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accounting

Growing up, my friends and I would operate a lemonade stand on hot summer days.

Back then a motorist or pedestrian would always stop and buy a cold glass of lemonade – cars were not air-conditioned so the cool lemonade was refreshing.

We used our mothers glasses from the kitchen cabinet. The glasses were the ones that jelly came in. I think we washed them after each customer – maybe.

Lemonade was a nickel and sometimes people left a tip. We kept our money in a cigar box. We started with a bit of seed money from our savings.

Money from sales went in and we used that money to buy lemons and sugar at the store. Ice came from our kitchen and water from the sink. At the end of the day we had made money or not – simple math.

To this day I try to always buy from kids who have the initiative to put up a stand selling just about anything – lemonade, Girl Scout cookies, Boy Scout Popcorn, you name it. They are the business leaders of tomorrow.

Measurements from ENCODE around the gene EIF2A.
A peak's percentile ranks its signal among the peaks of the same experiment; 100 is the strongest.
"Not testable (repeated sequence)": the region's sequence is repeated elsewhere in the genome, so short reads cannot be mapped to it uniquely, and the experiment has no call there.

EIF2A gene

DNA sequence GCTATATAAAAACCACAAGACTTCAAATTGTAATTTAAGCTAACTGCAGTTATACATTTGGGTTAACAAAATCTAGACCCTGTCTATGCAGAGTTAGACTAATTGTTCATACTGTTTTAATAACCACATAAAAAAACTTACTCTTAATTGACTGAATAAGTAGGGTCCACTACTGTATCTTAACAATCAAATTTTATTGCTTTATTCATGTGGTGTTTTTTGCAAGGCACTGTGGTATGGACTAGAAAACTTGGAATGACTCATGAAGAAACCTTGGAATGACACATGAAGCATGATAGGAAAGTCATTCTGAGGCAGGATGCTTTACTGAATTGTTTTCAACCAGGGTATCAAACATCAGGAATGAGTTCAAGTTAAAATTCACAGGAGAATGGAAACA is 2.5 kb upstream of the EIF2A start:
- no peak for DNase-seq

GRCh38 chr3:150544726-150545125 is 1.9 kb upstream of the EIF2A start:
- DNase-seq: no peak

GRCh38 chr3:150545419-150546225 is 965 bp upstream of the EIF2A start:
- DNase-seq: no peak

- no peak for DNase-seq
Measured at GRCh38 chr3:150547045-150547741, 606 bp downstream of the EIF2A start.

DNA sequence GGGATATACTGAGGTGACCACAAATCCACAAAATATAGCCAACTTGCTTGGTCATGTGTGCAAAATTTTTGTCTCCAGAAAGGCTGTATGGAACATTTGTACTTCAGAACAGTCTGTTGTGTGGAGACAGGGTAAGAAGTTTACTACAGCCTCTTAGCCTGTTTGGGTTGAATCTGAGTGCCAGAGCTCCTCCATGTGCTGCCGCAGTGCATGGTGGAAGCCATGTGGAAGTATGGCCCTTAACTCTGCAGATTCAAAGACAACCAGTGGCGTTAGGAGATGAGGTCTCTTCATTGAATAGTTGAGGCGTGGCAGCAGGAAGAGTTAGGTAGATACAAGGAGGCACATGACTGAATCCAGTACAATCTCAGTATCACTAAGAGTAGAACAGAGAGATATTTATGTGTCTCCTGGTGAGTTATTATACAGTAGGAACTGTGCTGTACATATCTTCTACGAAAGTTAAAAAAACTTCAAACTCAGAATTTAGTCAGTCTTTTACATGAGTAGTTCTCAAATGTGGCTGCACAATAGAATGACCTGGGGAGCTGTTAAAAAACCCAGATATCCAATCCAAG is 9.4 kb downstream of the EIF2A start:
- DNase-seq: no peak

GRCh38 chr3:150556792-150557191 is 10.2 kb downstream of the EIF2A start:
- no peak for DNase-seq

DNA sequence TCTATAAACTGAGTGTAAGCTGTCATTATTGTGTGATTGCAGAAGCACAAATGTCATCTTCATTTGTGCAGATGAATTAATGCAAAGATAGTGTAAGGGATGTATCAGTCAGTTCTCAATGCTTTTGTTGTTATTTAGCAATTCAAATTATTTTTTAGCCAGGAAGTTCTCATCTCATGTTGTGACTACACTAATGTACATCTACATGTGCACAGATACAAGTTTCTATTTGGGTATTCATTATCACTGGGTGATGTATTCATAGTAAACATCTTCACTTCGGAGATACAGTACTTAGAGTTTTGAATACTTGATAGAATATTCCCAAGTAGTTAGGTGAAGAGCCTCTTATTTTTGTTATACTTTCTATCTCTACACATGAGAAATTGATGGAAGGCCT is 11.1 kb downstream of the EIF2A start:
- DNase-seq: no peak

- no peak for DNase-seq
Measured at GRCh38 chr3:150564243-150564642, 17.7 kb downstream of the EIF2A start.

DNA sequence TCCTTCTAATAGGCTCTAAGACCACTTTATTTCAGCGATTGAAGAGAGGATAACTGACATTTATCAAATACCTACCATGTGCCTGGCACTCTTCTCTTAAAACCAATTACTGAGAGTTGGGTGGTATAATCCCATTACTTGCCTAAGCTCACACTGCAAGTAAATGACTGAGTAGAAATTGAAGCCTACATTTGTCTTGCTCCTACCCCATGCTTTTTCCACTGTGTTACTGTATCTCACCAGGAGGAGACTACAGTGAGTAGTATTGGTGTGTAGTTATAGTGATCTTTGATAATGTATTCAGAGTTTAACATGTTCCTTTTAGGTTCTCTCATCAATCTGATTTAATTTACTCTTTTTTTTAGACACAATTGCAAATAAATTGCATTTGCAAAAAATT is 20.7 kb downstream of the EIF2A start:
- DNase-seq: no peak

Make no mistake – nothing happens until somebody sells something – no jobs, no plants, no payroll, nothing. Sales drives it all.

Small business people can get overwhelmed and confused by all of the terms on the financial statements they receive from their accountants – retained earnings, amortization, EBITA, on and on it goes…

I established a simple conversation with my accountant years ago that he still calls, “Bruce’s Lemonade Accounting.” The question I asked then and today has not changed, “How much money in my cigar box?”

Cash in versus cash out. If you have cash you are king. You can get confused with all the mumbo-jumbo if you like, but I just want to look in the virtual cigar box.

That worked for me over 60+ years ago in my neighborhood lemonade stand and it has worked for me ever since.

Lemonade stands do not need an accounting system, but small business needs to think like a lemonade stand sometimes to make sure they know the reality of their financial condition and are not confused by their accountants complicated reports.

What do you think? Can you pour over balance sheets for hours or do you just need a simple lemonade model?

As always, the conversation starts here…